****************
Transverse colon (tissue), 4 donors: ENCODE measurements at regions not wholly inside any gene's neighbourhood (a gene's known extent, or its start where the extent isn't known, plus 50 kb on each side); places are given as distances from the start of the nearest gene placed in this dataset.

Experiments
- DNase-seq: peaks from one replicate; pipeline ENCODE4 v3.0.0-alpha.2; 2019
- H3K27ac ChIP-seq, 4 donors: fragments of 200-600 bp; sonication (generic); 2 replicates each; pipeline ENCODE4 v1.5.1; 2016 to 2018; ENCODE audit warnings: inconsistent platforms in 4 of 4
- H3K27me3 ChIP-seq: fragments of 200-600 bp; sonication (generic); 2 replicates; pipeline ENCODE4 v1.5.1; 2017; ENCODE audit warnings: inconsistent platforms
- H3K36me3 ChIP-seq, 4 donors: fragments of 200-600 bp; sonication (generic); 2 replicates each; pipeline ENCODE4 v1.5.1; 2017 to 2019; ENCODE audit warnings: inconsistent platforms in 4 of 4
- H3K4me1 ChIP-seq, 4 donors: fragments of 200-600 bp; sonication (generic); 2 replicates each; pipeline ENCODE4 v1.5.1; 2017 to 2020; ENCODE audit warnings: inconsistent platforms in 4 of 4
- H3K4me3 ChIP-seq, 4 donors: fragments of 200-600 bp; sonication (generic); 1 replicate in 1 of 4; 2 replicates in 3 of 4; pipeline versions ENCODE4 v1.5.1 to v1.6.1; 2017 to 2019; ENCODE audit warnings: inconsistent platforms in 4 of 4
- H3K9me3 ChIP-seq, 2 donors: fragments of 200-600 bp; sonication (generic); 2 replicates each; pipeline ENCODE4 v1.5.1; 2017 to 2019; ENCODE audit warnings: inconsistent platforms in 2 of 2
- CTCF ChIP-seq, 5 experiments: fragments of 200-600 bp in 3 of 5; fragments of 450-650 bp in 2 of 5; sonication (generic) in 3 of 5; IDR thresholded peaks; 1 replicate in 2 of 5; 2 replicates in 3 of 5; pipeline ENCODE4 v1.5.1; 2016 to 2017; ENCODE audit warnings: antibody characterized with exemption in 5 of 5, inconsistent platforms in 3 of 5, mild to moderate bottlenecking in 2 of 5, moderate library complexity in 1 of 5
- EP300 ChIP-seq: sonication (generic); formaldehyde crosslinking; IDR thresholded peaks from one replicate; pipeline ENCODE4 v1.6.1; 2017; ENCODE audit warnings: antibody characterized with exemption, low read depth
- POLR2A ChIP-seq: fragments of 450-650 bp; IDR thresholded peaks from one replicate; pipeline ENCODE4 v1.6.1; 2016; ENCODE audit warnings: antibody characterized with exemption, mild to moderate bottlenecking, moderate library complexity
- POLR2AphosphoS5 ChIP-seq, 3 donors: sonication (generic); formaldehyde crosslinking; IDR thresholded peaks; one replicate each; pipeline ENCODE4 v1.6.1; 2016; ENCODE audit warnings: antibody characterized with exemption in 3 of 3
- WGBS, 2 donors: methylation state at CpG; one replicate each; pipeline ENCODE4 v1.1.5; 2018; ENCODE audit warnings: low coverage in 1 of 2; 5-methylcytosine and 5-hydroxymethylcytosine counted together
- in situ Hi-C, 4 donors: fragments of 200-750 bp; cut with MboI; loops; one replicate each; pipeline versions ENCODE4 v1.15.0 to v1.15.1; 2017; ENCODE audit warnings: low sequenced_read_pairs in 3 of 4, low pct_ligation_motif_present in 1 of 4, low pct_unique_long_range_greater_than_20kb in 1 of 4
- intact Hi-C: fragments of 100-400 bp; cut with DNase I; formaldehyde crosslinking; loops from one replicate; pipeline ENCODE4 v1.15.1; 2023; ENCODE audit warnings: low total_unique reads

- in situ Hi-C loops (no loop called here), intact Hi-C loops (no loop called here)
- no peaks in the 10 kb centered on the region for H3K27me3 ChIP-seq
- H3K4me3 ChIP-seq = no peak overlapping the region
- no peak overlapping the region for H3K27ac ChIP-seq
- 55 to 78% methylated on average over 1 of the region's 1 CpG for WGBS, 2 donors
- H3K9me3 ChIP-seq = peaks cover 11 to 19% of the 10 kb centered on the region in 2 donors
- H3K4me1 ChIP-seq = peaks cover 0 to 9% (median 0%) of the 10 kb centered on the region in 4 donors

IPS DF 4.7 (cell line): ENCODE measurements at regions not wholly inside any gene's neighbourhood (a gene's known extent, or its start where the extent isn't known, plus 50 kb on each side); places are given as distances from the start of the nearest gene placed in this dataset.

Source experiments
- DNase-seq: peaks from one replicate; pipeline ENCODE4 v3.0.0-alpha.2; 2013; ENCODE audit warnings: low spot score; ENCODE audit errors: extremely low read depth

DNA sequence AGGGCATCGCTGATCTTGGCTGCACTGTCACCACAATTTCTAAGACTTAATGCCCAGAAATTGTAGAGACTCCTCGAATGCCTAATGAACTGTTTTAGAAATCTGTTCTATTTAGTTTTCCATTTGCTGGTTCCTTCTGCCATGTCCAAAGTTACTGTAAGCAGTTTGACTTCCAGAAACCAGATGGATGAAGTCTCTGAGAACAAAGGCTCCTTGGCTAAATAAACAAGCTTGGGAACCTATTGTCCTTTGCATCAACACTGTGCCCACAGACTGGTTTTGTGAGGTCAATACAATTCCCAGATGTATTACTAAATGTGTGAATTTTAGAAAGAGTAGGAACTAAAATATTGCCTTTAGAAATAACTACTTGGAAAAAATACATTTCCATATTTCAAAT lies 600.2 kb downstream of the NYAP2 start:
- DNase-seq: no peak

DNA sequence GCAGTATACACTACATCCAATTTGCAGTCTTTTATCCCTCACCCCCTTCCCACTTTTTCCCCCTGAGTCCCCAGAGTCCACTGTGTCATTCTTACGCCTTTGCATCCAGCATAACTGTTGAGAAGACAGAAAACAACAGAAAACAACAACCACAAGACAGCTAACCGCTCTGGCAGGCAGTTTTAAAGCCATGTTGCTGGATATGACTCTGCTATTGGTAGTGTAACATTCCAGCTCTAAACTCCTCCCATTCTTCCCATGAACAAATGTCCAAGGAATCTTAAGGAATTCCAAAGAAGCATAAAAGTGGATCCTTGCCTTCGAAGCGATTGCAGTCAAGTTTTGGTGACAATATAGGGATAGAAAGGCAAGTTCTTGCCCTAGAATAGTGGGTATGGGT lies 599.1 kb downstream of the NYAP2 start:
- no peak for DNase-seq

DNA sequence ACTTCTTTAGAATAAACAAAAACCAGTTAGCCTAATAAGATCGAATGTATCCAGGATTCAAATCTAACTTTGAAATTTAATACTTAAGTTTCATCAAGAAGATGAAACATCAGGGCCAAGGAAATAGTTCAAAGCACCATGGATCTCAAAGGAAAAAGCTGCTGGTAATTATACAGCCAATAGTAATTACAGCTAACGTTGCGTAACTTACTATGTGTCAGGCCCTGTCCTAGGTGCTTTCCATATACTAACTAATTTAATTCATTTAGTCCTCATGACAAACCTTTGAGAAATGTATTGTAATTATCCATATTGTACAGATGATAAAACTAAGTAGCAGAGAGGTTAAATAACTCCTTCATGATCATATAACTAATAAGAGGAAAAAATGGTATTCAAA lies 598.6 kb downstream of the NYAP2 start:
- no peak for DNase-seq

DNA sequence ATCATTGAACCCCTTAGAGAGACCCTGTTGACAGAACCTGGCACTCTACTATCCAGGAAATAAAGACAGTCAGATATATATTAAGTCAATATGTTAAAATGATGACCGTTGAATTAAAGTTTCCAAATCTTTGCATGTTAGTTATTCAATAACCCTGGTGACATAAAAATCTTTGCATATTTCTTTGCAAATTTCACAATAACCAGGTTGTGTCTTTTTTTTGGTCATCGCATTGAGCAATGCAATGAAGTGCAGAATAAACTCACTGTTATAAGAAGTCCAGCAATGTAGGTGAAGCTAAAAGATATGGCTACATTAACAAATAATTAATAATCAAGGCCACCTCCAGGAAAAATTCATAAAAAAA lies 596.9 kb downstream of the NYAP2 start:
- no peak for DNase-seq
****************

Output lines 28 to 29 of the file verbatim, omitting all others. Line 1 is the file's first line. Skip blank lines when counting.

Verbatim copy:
- DNase-seq: no peak

DNA sequence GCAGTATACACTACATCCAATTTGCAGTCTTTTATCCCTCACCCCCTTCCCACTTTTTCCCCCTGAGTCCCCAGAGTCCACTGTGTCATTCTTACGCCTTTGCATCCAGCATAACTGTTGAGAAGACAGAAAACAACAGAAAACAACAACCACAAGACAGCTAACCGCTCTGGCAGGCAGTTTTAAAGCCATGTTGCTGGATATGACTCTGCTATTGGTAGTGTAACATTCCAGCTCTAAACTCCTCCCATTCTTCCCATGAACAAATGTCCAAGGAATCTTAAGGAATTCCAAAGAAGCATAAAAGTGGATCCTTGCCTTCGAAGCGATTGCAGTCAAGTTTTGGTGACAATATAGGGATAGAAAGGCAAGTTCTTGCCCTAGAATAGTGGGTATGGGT lies 599.1 kb downstream of the NYAP2 start: